Archaeology in Southern Africa, £5.00
Height: 150.000 cm
Gift of the Wellcome Historical Medical Museum
Igbo, 20th century AD
This carved, wooden complex consists of many images of power, such as horsemen, imported goods, military insignia, Europeans, rifles, wild beasts and masqueraders painted in white with black markings on the face. Such structures act as rallying points for public displays of dancing by different social groups. The images are carved separately and then pieced together on a central wooden armature.
The Igbo people also produce community shrines to honour and respect spirits which are represented by carved, standing figures of up to five feet high. Frequent offerings are made to ensure goodwill and the figures are decorated for annual festivals. The figures are placed in a public place with a roof to protect them.
The Igbo peoples are the largest ethnic group in south-eastern Nigeria. They set great store by personal success and achievement. Their villages and towns are headed by chiefs whose authority is organised via clans, local councils, men's societies, age-grades and associations who confer titles to designate social prestige and status. One institution, Ozo, utilise various objects to symbolize wealth, generosity, strength, intellect and moral integrity. The compound of a member of the Ozo institution has decorated doorways to indicate his membership and an obi, a shrine devoted to the ancestors of the head of the compound. Images carved into the portals include the Ozo staff, kola nut tray, knife and python and abstract motifs such as a lozenge and star. The lozenge represents the kola nut bowl, a symbol of hospitality and the star represents the head of the kola nut, a symbol of the ritual and social value of the kola.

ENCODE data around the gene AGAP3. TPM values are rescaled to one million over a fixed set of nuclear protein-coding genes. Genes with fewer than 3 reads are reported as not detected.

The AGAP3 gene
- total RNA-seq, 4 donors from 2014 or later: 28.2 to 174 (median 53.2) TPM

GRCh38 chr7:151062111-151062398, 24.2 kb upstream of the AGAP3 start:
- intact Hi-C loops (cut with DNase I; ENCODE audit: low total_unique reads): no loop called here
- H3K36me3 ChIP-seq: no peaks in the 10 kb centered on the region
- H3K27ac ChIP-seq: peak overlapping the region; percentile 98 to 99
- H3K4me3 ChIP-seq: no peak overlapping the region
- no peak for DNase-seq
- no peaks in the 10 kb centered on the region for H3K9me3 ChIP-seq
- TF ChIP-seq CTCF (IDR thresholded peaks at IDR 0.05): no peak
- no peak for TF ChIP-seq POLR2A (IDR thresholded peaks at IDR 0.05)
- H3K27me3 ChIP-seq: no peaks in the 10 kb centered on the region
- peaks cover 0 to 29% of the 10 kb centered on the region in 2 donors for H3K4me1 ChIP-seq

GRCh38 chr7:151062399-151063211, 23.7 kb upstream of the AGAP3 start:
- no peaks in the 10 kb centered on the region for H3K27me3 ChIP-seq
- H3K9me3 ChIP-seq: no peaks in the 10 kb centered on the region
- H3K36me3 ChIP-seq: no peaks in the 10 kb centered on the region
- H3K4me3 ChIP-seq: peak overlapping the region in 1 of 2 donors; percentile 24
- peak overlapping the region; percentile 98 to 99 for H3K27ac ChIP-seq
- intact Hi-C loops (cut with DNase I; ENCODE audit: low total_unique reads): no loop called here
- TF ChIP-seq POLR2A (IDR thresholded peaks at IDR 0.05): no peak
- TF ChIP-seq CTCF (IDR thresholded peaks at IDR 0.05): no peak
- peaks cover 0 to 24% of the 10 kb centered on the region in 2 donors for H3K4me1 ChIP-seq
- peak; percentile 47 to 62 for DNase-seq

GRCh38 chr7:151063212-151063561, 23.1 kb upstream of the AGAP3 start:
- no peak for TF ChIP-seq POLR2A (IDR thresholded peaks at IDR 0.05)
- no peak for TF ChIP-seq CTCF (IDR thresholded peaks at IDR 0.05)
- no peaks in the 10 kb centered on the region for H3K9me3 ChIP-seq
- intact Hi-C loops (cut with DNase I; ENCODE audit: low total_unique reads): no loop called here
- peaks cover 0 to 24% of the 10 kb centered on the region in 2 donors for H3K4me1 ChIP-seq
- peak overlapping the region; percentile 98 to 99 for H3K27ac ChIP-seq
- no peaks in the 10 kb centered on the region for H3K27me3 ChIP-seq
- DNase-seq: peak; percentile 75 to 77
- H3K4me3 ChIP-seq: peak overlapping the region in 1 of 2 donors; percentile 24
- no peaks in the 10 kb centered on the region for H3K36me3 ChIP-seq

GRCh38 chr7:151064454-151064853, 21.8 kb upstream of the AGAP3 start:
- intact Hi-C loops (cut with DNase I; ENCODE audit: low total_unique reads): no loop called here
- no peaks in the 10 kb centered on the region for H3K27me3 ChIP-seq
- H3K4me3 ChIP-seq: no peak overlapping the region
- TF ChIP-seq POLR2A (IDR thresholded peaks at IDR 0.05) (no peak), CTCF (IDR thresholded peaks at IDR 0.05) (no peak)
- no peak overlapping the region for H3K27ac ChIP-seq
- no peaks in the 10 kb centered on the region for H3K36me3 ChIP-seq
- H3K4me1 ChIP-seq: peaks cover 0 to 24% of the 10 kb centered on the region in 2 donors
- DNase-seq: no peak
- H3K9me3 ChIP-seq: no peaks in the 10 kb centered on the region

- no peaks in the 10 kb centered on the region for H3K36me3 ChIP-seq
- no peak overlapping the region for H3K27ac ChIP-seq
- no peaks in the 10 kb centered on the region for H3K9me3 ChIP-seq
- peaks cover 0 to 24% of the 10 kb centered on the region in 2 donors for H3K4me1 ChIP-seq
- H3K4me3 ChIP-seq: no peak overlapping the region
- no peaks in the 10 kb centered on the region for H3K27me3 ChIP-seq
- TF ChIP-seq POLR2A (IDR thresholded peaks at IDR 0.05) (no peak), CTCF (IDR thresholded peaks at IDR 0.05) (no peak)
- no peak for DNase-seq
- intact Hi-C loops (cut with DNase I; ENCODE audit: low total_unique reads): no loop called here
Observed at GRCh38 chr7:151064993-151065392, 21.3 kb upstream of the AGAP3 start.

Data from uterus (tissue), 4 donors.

H.M. Cole, Icons: ideals and power in the (Washington, Smithsonian Institution Press, 1989)
J. Perani and F.T. Smith, The visual arts of Africa: gen (Prentic Hall, New Jersey, 1998)